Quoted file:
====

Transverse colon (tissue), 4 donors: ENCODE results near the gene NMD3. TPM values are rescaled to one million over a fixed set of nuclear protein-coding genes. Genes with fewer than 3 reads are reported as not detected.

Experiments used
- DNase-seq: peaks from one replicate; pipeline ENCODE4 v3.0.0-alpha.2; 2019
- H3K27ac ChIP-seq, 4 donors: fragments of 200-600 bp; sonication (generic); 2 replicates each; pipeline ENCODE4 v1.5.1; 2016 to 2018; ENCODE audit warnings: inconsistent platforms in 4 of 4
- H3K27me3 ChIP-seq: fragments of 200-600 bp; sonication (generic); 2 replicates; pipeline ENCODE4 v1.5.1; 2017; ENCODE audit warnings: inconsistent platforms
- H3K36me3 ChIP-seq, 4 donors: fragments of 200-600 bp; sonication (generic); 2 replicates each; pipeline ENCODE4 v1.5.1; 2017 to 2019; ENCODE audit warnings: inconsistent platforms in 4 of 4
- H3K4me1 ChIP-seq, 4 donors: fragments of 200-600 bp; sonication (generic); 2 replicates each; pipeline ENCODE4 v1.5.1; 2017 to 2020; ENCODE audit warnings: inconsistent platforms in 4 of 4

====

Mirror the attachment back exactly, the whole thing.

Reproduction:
Transverse colon (tissue), 4 donors: ENCODE results near the gene NMD3. TPM values are rescaled to one million over a fixed set of nuclear protein-coding genes. Genes with fewer than 3 reads are reported as not detected.

Experiments used
- DNase-seq: peaks from one replicate; pipeline ENCODE4 v3.0.0-alpha.2; 2019
- H3K27ac ChIP-seq, 4 donors: fragments of 200-600 bp; sonication (generic); 2 replicates each; pipeline ENCODE4 v1.5.1; 2016 to 2018; ENCODE audit warnings: inconsistent platforms in 4 of 4
- H3K27me3 ChIP-seq: fragments of 200-600 bp; sonication (generic); 2 replicates; pipeline ENCODE4 v1.5.1; 2017; ENCODE audit warnings: inconsistent platforms
- H3K36me3 ChIP-seq, 4 donors: fragments of 200-600 bp; sonication (generic); 2 replicates each; pipeline ENCODE4 v1.5.1; 2017 to 2019; ENCODE audit warnings: inconsistent platforms in 4 of 4
- H3K4me1 ChIP-seq, 4 donors: fragments of 200-600 bp; sonication (generic); 2 replicates each; pipeline ENCODE4 v1.5.1; 2017 to 2020; ENCODE audit warnings: inconsistent platforms in 4 of 4